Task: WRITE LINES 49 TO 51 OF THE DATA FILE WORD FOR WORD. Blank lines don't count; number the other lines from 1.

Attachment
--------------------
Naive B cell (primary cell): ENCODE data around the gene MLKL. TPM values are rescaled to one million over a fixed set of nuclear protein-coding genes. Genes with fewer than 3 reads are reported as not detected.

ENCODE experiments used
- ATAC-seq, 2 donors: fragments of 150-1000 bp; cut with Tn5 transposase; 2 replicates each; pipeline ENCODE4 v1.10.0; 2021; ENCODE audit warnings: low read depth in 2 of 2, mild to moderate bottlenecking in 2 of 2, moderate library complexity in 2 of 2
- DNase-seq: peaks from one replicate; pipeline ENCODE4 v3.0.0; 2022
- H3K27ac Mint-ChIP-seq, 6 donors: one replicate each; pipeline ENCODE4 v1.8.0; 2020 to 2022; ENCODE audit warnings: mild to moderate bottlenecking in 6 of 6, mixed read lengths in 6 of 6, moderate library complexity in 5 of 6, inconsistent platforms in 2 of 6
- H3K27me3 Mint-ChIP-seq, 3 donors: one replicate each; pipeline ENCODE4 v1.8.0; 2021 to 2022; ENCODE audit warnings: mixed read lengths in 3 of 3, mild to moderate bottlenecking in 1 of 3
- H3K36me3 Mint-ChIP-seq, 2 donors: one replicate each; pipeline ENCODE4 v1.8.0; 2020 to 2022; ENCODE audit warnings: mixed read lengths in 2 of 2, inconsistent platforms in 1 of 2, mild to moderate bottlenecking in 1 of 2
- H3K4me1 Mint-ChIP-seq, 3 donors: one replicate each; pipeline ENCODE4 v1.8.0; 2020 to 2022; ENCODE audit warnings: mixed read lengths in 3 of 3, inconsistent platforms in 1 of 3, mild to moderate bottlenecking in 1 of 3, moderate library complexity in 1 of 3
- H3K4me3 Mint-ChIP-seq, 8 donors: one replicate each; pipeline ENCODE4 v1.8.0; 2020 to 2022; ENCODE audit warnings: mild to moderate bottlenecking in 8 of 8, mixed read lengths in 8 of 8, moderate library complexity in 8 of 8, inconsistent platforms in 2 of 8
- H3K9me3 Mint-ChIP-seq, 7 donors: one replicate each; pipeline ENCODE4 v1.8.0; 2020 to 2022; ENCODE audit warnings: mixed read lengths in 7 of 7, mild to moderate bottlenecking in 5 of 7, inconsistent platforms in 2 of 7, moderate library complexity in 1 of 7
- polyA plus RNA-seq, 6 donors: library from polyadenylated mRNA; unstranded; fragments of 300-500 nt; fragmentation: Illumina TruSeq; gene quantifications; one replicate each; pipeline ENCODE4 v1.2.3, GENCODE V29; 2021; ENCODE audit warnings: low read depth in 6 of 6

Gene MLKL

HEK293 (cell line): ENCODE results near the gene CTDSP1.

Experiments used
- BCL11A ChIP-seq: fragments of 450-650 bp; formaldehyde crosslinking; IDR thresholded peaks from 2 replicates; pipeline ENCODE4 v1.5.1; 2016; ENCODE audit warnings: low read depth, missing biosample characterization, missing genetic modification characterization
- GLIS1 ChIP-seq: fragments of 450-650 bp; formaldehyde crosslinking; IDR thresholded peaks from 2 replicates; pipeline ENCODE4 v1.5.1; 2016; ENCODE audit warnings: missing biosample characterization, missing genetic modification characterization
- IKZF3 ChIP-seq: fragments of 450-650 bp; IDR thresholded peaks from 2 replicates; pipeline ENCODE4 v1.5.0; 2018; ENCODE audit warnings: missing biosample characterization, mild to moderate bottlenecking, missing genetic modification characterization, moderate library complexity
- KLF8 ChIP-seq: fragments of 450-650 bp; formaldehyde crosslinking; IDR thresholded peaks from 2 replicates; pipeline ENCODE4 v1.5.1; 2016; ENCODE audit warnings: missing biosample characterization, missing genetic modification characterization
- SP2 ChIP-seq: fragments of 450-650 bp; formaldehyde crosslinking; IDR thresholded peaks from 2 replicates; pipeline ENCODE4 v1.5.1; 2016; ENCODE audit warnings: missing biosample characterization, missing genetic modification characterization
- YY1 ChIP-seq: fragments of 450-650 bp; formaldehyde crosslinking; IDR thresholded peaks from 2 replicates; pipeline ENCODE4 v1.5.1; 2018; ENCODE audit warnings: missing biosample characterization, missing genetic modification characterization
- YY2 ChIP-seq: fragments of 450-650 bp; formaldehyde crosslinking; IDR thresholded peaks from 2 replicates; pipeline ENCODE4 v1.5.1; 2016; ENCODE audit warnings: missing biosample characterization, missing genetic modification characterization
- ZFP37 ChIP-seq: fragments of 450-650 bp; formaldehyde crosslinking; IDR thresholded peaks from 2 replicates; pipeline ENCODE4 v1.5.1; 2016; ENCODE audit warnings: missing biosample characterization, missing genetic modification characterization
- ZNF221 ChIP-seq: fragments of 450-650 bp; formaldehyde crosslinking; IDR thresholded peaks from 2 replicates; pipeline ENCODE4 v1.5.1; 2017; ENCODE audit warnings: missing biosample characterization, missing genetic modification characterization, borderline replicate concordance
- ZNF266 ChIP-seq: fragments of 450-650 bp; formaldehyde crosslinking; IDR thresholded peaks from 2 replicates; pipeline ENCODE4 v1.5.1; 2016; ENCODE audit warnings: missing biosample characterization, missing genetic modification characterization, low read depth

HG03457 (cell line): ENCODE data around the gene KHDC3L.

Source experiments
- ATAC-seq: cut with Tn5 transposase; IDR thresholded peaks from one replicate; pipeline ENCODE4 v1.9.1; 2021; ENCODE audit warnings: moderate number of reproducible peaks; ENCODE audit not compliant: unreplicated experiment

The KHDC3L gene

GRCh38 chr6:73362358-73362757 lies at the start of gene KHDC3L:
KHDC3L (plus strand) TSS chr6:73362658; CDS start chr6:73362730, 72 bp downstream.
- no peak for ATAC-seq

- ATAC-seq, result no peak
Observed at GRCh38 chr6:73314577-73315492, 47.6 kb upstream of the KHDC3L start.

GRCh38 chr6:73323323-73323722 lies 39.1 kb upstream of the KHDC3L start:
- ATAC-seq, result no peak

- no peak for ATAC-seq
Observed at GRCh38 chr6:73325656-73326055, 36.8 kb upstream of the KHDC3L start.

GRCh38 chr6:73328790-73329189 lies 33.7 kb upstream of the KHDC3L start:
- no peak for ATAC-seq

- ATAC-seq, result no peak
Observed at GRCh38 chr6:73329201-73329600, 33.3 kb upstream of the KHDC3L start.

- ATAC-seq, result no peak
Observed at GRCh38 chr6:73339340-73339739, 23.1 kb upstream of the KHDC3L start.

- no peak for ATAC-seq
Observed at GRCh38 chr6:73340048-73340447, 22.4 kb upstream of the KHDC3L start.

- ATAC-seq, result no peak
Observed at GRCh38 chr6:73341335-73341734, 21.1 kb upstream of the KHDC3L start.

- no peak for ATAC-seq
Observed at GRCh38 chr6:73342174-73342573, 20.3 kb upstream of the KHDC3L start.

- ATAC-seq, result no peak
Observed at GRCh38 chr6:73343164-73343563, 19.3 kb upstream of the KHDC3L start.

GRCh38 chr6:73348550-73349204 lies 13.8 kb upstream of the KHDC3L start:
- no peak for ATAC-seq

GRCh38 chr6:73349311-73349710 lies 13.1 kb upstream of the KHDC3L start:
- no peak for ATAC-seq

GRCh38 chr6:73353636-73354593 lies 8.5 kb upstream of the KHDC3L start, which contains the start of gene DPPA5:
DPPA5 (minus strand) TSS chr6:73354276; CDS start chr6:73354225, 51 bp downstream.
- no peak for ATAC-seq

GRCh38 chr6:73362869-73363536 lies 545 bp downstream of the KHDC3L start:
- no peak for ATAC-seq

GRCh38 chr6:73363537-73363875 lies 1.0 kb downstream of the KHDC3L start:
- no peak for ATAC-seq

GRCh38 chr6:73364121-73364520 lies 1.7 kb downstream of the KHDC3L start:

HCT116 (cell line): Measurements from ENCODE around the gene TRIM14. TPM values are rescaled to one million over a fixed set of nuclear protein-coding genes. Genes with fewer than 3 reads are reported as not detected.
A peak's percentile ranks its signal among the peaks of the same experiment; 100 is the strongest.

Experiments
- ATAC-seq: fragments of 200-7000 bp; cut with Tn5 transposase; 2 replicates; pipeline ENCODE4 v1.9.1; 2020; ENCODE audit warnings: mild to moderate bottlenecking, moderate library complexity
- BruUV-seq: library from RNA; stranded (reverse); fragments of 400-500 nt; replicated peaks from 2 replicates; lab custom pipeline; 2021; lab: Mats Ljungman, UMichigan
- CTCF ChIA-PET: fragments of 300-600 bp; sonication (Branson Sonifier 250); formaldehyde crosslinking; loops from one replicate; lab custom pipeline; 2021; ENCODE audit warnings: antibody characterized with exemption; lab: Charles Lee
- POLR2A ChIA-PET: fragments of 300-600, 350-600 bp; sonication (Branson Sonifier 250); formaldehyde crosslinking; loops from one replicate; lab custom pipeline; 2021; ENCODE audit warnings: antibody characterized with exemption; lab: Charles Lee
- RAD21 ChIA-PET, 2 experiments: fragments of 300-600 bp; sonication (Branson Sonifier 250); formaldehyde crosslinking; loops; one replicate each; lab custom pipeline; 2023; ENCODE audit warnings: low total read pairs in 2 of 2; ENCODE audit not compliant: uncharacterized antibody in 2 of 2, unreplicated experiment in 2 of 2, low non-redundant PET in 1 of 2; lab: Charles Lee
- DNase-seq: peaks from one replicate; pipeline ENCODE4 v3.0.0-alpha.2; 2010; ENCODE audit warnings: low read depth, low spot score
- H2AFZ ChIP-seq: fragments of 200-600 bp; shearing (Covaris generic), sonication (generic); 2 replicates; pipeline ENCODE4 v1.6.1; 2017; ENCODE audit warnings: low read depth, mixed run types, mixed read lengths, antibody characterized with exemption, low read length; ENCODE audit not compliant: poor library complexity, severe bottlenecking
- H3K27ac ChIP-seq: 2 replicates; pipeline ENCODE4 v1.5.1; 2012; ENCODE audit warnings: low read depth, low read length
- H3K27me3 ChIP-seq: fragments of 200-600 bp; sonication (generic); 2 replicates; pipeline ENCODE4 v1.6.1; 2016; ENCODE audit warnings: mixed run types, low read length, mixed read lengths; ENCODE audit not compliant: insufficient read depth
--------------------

Observed at GRCh38 chr6:73342174-73342573, 20.3 kb upstream of the KHDC3L start.

- ATAC-seq, result no peak
Observed at GRCh38 chr6:73343164-73343563, 19.3 kb upstream of the KHDC3L start.